Removing Moss from The Roof
Is moss growing on your cottage roof? Here are a few tips to remove the moss from the shingles, and some useful tricks to help keep roof moss from coming back.
How to remove moss from the cottage roof
Moss can shorten the life of your roof and force you to shell out thousands of dollars sooner than expected. A new roof is always expensive, but replacing the roof at the cottage can be a major hit, so we want to extend the life of the shingles as long as possible.
What causes the moss to grow on the roof?
The mystery is connected to sunlight, temperature, and moisture. Moss grows in cool, damp, and shady places, so the part of your roof that gets the least amount of sun exposure is more likely to have a moss problem. Cottages with large trees close to the building are particularly susceptible.
Removing moss from the roof
If the moss is just starting to grow, you can normally remove it using a bristled brush. The process works best if the moss is wet, and it helps to use a solution that tends to deter the moss from growing back.
A number of home-made or DIY mixtures are suggested by various experts, and the top picks don’t really come as a surprise, as the ingredients are pretty much the regular go-to options for most cleaning situations.
Chlorine Bleach and water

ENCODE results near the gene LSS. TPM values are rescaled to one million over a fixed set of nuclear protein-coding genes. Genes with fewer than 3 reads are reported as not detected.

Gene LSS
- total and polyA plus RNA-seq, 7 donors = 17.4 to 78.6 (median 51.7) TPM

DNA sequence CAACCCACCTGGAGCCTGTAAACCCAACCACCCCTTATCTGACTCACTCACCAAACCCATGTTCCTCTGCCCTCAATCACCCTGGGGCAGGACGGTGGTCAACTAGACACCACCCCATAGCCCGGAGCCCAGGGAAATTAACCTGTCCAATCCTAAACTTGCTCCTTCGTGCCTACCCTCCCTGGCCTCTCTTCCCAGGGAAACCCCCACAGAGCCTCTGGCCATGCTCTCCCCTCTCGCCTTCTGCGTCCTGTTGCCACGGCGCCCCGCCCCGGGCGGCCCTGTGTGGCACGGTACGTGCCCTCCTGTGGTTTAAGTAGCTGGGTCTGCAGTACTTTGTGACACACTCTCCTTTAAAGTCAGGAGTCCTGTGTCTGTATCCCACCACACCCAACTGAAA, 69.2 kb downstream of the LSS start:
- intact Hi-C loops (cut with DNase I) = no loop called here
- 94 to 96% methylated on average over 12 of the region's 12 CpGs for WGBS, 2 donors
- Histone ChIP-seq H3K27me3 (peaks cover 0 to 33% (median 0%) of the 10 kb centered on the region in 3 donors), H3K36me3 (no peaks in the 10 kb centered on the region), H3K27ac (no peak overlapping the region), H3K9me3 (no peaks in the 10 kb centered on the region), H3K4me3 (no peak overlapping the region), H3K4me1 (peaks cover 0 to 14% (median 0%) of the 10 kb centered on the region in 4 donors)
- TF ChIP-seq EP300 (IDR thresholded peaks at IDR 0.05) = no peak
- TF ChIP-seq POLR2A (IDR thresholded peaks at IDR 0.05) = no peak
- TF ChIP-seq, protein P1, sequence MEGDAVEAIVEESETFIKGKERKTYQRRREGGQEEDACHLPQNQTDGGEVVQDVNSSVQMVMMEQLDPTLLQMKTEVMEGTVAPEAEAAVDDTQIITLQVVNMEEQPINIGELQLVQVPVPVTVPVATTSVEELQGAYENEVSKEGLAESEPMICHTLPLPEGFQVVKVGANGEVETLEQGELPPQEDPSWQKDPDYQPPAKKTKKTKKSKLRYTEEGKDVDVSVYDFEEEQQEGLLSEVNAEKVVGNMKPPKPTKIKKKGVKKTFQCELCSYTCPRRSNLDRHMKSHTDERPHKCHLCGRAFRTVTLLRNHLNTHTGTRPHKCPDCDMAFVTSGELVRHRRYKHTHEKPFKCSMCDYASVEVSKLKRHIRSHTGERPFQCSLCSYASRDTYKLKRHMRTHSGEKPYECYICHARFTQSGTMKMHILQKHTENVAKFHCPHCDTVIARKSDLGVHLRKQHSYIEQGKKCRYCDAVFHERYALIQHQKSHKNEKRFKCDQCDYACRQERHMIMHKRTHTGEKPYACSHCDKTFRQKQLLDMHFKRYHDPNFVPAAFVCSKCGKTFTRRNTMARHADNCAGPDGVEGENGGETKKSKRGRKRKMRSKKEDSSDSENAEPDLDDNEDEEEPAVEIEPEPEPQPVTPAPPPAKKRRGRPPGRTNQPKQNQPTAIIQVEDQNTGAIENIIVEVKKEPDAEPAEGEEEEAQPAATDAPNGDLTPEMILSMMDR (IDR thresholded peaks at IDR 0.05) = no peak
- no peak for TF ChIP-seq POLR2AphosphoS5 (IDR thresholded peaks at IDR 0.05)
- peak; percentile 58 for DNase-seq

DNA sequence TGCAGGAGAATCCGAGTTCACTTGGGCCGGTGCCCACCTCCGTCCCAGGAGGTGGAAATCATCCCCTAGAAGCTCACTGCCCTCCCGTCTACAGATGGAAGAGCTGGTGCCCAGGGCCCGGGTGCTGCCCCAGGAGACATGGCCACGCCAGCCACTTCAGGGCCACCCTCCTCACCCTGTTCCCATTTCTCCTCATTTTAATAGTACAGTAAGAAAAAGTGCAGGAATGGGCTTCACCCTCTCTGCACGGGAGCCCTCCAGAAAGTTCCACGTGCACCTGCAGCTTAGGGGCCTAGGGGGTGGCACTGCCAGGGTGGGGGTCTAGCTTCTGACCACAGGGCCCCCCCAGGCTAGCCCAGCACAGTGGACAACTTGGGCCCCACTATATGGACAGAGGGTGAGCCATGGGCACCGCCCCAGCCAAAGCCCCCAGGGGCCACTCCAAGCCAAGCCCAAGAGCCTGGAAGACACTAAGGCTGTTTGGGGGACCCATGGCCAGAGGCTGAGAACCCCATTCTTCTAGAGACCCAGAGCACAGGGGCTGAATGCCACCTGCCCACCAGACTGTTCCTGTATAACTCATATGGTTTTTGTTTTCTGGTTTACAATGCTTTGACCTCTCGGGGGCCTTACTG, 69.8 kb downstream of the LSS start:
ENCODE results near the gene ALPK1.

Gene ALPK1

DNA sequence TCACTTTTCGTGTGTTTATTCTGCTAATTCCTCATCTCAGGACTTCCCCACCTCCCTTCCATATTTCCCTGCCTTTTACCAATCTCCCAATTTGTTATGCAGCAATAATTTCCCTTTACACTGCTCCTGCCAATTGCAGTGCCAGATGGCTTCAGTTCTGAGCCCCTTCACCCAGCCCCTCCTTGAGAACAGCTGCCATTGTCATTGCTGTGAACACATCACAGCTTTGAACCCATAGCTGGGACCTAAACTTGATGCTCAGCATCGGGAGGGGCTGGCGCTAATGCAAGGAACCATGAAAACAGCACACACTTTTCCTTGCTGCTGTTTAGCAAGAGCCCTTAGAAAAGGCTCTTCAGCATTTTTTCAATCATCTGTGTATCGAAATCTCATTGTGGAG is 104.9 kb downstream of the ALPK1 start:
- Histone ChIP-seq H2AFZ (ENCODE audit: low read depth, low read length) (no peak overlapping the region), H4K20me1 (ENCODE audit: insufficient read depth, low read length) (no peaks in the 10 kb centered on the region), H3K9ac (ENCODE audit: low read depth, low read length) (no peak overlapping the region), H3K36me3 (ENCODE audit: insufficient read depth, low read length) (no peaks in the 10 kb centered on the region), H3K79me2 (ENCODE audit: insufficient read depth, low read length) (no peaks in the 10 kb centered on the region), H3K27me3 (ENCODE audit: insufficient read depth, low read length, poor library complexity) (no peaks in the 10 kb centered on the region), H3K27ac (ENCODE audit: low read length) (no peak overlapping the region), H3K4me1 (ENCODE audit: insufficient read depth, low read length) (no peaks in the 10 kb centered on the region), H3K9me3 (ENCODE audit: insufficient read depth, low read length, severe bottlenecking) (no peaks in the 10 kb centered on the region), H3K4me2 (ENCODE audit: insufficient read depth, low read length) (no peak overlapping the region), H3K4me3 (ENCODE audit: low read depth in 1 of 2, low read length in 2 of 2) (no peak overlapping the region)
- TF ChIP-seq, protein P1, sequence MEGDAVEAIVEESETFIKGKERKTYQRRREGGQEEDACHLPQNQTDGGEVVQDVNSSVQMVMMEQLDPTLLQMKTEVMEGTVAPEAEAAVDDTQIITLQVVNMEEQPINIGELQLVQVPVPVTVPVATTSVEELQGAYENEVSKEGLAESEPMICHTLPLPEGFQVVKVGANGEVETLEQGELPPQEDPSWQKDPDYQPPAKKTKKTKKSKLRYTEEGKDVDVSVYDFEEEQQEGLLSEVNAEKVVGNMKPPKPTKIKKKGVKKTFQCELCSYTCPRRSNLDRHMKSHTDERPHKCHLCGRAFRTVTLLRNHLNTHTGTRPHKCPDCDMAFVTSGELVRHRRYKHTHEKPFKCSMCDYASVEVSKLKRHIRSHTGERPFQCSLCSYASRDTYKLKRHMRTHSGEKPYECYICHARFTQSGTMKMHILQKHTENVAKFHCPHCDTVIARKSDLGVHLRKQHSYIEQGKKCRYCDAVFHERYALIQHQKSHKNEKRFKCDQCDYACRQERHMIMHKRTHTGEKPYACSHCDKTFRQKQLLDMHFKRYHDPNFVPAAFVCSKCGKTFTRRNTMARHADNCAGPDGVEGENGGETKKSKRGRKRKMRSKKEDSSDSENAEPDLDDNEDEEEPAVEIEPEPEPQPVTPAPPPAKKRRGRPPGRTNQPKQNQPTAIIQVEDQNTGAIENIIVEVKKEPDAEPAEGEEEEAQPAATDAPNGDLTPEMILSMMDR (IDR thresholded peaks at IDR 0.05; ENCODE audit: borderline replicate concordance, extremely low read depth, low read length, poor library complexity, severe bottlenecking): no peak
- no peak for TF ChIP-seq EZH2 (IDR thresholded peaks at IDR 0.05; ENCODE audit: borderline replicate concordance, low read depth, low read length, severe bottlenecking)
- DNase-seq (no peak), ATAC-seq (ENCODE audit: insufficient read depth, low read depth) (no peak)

Vinegar and water
Dish soap and water
It looks like 90-95% water and 5-10% of the active ingredient seems to be the best combination.
As always, it is advisable to do a test run on a small area before going full-out on the rest of the roof. Try to remove the moss as gently as possible, taking care to not damage the shingles in the process.
If the moss has had a few seasons to really settle in, a different approach might be required, including the use of commercial products. These two appear to be popular choices.
How to keep moss from growing on the roof?
Removing the source of shade would be the ideal option, but cutting down large trees around the cabin might not be a desirable or realistic solution.
Moss doesn’t get along well with copper or zinc, so there are strips you can attach to the roof that are supposed to prevent moss from growing.
The idea is that the strips are installed near the the top of the roof, and when it rains, the droplets pick up particles from the zinc strips and carry them down the full area of the roof. Zinc kills moss, so the problem, apparently, gets solved.
One thing to keep in mind. If zinc is toxic for moss, it might not be good for other simple plants, or the creatures that feed on them. The gang at Oregon State University wrote an interesting article covering the pros and cons of the product.
The drastic solution
If you don’t have the time or the desire to battle with moss, or if your roof isn’t easily accessible, the ultimate solution when the time comes to change the roof would be to go with a metal one. If you plan to own the cottage for decades, the extra cost might be justified.